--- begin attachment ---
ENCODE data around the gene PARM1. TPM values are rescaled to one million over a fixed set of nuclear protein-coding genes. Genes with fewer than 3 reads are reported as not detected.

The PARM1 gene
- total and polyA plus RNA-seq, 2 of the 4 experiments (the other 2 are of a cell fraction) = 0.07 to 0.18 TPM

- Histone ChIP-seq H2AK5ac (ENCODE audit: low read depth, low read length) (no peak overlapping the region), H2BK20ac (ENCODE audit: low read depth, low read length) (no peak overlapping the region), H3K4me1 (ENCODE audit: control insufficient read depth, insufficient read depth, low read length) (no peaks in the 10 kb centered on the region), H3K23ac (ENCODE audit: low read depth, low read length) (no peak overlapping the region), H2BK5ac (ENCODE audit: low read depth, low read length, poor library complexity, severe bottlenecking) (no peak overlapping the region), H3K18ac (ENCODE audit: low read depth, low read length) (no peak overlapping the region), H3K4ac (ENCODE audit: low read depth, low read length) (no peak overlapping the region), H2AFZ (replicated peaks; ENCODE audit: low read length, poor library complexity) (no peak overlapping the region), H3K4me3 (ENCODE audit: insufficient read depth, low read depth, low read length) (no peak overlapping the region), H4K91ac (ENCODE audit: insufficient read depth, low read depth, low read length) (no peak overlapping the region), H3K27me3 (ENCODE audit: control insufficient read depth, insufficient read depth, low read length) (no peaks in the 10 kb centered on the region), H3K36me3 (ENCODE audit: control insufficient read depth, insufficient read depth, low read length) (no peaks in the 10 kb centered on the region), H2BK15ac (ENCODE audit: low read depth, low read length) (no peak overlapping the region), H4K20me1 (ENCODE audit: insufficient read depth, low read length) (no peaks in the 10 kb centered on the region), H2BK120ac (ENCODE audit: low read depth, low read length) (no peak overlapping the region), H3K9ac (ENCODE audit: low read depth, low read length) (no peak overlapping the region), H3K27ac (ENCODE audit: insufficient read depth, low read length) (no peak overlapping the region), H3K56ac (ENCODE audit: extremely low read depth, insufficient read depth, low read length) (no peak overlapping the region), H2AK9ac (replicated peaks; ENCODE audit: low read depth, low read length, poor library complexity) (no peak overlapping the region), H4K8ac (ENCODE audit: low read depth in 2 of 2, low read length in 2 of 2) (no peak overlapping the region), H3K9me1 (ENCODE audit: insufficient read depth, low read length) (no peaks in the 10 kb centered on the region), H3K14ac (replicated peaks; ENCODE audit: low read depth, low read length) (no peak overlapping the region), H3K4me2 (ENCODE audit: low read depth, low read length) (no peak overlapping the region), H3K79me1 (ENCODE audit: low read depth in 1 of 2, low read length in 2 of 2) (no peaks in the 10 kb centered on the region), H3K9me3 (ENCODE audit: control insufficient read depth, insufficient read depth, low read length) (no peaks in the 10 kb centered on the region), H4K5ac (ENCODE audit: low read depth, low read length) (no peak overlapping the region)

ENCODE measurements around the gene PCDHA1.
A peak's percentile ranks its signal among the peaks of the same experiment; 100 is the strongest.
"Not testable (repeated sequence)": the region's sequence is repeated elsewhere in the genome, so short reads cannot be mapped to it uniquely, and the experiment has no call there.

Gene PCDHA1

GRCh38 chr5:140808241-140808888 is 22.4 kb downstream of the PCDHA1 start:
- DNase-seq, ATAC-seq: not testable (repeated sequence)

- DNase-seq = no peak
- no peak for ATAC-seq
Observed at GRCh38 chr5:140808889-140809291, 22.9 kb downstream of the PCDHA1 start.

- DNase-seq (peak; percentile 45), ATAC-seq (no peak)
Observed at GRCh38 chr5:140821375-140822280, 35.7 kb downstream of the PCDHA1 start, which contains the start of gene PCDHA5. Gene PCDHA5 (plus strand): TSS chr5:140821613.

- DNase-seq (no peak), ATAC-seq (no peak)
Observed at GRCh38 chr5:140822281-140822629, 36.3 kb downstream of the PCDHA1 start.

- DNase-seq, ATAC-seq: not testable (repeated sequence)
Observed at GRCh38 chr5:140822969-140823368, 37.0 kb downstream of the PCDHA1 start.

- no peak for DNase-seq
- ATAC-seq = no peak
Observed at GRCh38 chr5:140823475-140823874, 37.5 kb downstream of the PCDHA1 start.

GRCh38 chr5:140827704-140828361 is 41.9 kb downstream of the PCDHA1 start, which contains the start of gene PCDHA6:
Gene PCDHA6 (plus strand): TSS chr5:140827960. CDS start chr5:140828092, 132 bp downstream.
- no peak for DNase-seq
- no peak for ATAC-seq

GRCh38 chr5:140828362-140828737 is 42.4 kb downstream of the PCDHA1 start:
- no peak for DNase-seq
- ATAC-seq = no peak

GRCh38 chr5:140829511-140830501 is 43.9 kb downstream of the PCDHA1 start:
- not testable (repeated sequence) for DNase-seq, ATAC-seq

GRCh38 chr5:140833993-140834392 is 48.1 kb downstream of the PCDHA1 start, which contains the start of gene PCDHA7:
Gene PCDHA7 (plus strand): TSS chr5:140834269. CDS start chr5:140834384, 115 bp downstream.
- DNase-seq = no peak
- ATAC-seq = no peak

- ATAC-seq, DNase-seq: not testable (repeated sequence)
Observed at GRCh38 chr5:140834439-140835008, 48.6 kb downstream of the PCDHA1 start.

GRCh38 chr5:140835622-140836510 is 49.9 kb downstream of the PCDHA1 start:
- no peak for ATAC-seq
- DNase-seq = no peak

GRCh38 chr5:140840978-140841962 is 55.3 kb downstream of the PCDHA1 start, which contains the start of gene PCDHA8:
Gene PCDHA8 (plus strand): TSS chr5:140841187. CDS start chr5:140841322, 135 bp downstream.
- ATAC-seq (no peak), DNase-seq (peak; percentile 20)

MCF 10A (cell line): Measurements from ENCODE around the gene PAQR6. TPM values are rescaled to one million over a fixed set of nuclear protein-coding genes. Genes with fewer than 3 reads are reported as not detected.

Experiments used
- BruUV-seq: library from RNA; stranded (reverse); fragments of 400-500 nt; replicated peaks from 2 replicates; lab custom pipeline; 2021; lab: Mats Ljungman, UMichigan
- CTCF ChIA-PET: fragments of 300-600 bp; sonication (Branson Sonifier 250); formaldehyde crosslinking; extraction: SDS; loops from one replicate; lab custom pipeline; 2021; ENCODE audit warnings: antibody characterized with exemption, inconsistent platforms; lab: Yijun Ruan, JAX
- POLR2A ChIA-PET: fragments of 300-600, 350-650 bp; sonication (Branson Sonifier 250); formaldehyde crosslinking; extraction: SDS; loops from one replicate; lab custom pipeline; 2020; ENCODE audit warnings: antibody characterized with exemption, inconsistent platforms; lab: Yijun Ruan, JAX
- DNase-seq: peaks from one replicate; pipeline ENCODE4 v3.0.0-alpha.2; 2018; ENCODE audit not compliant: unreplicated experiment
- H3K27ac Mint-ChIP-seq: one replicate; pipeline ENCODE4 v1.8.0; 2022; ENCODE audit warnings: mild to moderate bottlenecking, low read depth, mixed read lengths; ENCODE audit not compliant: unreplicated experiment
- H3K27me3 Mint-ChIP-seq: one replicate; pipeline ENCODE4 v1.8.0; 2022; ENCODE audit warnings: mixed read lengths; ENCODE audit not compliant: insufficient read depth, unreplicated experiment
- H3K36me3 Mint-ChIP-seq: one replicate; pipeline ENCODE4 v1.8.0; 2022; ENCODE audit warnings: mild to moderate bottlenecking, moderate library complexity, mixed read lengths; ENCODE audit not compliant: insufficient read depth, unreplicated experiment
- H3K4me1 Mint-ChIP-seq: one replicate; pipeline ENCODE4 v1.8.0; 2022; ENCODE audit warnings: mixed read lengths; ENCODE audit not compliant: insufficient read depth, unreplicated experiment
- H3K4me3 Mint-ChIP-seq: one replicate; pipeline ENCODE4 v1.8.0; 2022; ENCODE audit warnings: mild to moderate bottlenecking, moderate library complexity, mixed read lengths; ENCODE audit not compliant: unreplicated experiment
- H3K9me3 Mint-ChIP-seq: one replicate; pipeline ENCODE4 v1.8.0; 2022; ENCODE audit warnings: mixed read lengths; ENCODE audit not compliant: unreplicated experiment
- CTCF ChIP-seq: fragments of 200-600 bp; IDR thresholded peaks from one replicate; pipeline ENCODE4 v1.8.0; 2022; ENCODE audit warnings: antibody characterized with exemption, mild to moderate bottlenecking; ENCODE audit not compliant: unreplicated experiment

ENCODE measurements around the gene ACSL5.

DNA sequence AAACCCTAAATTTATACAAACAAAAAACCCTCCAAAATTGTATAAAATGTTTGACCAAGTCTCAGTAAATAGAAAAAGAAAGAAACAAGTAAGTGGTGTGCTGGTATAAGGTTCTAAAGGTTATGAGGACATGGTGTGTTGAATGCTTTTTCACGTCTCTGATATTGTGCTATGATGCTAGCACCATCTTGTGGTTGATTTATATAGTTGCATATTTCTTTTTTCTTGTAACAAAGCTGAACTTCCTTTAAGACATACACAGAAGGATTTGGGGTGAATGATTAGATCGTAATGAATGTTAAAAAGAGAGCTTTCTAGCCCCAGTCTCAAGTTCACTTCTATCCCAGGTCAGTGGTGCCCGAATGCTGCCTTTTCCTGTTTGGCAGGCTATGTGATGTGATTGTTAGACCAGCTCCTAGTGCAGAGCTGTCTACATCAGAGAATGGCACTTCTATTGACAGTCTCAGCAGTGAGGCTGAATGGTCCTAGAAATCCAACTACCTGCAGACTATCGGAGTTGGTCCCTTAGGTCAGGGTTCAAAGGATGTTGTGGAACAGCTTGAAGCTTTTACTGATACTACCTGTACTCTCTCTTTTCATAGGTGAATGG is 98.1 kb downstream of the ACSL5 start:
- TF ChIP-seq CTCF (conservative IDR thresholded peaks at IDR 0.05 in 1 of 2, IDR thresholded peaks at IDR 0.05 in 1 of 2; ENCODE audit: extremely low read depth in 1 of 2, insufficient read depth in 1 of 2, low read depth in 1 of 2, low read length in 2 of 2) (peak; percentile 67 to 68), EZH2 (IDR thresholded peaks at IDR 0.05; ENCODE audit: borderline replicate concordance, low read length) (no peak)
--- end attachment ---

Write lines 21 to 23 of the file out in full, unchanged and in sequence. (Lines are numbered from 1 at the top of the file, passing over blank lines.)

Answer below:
- ATAC-seq = no peak
Observed at GRCh38 chr5:140823475-140823874, 37.5 kb downstream of the PCDHA1 start.

GRCh38 chr5:140827704-140828361 is 41.9 kb downstream of the PCDHA1 start, which contains the start of gene PCDHA6: